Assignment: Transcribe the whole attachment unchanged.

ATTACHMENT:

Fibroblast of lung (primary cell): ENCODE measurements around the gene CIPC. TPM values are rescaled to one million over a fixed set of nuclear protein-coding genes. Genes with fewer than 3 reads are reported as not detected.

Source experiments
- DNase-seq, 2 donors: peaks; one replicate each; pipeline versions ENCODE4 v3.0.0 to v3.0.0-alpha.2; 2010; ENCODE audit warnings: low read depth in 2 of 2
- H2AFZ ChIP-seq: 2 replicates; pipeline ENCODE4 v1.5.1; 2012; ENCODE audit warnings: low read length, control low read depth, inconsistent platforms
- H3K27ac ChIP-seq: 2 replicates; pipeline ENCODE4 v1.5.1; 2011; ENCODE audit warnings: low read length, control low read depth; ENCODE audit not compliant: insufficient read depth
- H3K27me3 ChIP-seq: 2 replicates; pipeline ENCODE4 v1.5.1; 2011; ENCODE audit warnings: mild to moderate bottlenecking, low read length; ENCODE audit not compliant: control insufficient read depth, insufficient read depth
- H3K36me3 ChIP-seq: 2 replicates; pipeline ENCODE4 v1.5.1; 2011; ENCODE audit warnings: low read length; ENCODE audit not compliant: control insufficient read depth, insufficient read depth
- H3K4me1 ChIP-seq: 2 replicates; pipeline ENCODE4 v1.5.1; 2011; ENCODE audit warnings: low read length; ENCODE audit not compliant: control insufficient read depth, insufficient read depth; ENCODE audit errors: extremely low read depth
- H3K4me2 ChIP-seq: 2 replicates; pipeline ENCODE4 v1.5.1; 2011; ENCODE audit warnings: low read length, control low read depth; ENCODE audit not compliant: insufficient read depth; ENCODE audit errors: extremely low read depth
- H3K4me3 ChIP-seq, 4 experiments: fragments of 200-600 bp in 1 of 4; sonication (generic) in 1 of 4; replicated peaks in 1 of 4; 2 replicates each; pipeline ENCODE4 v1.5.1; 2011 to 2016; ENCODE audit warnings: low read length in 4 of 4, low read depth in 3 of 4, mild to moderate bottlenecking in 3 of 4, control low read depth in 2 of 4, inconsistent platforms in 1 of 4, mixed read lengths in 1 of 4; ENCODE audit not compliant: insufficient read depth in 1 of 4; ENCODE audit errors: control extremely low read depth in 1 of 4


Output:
Fibroblast of lung (primary cell): ENCODE measurements around the gene CIPC. TPM values are rescaled to one million over a fixed set of nuclear protein-coding genes. Genes with fewer than 3 reads are reported as not detected.

Source experiments
- DNase-seq, 2 donors: peaks; one replicate each; pipeline versions ENCODE4 v3.0.0 to v3.0.0-alpha.2; 2010; ENCODE audit warnings: low read depth in 2 of 2
- H2AFZ ChIP-seq: 2 replicates; pipeline ENCODE4 v1.5.1; 2012; ENCODE audit warnings: low read length, control low read depth, inconsistent platforms
- H3K27ac ChIP-seq: 2 replicates; pipeline ENCODE4 v1.5.1; 2011; ENCODE audit warnings: low read length, control low read depth; ENCODE audit not compliant: insufficient read depth
- H3K27me3 ChIP-seq: 2 replicates; pipeline ENCODE4 v1.5.1; 2011; ENCODE audit warnings: mild to moderate bottlenecking, low read length; ENCODE audit not compliant: control insufficient read depth, insufficient read depth
- H3K36me3 ChIP-seq: 2 replicates; pipeline ENCODE4 v1.5.1; 2011; ENCODE audit warnings: low read length; ENCODE audit not compliant: control insufficient read depth, insufficient read depth
- H3K4me1 ChIP-seq: 2 replicates; pipeline ENCODE4 v1.5.1; 2011; ENCODE audit warnings: low read length; ENCODE audit not compliant: control insufficient read depth, insufficient read depth; ENCODE audit errors: extremely low read depth
- H3K4me2 ChIP-seq: 2 replicates; pipeline ENCODE4 v1.5.1; 2011; ENCODE audit warnings: low read length, control low read depth; ENCODE audit not compliant: insufficient read depth; ENCODE audit errors: extremely low read depth
- H3K4me3 ChIP-seq, 4 experiments: fragments of 200-600 bp in 1 of 4; sonication (generic) in 1 of 4; replicated peaks in 1 of 4; 2 replicates each; pipeline ENCODE4 v1.5.1; 2011 to 2016; ENCODE audit warnings: low read length in 4 of 4, low read depth in 3 of 4, mild to moderate bottlenecking in 3 of 4, control low read depth in 2 of 4, inconsistent platforms in 1 of 4, mixed read lengths in 1 of 4; ENCODE audit not compliant: insufficient read depth in 1 of 4; ENCODE audit errors: control extremely low read depth in 1 of 4